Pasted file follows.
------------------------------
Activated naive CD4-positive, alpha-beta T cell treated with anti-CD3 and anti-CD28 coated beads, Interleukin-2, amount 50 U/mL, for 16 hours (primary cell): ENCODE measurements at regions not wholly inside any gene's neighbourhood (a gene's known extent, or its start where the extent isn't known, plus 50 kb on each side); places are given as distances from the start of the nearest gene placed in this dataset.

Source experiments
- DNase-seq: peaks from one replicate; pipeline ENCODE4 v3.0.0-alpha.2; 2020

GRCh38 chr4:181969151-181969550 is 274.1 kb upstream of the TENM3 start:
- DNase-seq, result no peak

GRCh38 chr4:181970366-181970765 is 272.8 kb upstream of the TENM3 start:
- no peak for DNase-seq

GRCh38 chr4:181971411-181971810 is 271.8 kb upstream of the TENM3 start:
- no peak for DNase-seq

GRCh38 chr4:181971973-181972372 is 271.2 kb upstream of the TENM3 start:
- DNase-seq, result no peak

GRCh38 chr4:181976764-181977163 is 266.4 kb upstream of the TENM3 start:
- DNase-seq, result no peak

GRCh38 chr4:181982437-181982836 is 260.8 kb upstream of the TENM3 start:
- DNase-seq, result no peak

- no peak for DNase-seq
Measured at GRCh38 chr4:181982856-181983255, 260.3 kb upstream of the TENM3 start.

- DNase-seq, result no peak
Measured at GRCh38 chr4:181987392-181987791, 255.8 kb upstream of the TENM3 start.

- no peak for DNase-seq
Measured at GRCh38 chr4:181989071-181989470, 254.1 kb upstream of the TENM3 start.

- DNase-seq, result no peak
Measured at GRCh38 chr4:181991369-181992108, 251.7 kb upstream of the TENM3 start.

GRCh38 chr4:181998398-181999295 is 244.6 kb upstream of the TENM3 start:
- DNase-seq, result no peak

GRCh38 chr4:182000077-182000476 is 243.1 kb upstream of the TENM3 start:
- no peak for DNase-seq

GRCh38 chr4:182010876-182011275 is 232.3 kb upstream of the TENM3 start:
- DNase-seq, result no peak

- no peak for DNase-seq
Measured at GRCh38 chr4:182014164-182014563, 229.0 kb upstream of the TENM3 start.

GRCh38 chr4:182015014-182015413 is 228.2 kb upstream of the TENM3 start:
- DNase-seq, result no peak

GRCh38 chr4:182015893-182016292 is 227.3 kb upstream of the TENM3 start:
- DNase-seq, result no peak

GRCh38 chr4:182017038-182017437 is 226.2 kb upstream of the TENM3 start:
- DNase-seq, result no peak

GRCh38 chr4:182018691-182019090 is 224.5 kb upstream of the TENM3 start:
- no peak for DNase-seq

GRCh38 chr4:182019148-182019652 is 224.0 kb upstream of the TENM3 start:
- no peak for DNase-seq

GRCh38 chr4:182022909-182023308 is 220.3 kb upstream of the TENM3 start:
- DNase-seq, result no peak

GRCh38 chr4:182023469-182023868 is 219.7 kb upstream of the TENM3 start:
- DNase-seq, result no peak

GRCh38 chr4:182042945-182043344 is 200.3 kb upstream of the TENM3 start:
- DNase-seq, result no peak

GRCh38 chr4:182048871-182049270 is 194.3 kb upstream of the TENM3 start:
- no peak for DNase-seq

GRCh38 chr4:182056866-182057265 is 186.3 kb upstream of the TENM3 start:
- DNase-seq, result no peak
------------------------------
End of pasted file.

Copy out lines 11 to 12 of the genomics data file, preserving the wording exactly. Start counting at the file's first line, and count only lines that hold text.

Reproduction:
- DNase-seq, result no peak

GRCh38 chr4:181976764-181977163 is 266.4 kb upstream of the TENM3 start: